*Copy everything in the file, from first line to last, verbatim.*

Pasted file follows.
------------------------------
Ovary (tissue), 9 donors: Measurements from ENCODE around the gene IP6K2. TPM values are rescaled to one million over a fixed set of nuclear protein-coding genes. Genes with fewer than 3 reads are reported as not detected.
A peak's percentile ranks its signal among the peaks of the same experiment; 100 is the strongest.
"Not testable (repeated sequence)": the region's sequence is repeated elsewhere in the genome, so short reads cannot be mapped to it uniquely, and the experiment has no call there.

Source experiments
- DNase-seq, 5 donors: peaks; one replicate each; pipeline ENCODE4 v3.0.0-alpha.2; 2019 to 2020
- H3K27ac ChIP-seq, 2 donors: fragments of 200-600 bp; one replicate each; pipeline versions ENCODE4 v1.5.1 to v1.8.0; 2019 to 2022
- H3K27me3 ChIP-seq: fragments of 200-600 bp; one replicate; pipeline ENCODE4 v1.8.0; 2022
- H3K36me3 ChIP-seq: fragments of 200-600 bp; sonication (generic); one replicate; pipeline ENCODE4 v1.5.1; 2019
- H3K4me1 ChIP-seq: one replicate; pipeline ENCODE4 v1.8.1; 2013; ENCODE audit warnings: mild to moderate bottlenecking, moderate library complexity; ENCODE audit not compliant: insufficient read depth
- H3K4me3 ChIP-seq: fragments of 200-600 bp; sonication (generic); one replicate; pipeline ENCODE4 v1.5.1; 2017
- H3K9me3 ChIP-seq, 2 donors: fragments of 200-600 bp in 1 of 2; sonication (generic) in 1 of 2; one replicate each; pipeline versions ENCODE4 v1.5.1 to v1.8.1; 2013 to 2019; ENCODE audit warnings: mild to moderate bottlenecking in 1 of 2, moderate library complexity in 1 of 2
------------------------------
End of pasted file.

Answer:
Ovary (tissue), 9 donors: Measurements from ENCODE around the gene IP6K2. TPM values are rescaled to one million over a fixed set of nuclear protein-coding genes. Genes with fewer than 3 reads are reported as not detected.
A peak's percentile ranks its signal among the peaks of the same experiment; 100 is the strongest.
"Not testable (repeated sequence)": the region's sequence is repeated elsewhere in the genome, so short reads cannot be mapped to it uniquely, and the experiment has no call there.

Source experiments
- DNase-seq, 5 donors: peaks; one replicate each; pipeline ENCODE4 v3.0.0-alpha.2; 2019 to 2020
- H3K27ac ChIP-seq, 2 donors: fragments of 200-600 bp; one replicate each; pipeline versions ENCODE4 v1.5.1 to v1.8.0; 2019 to 2022
- H3K27me3 ChIP-seq: fragments of 200-600 bp; one replicate; pipeline ENCODE4 v1.8.0; 2022
- H3K36me3 ChIP-seq: fragments of 200-600 bp; sonication (generic); one replicate; pipeline ENCODE4 v1.5.1; 2019
- H3K4me1 ChIP-seq: one replicate; pipeline ENCODE4 v1.8.1; 2013; ENCODE audit warnings: mild to moderate bottlenecking, moderate library complexity; ENCODE audit not compliant: insufficient read depth
- H3K4me3 ChIP-seq: fragments of 200-600 bp; sonication (generic); one replicate; pipeline ENCODE4 v1.5.1; 2017
- H3K9me3 ChIP-seq, 2 donors: fragments of 200-600 bp in 1 of 2; sonication (generic) in 1 of 2; one replicate each; pipeline versions ENCODE4 v1.5.1 to v1.8.1; 2013 to 2019; ENCODE audit warnings: mild to moderate bottlenecking in 1 of 2, moderate library complexity in 1 of 2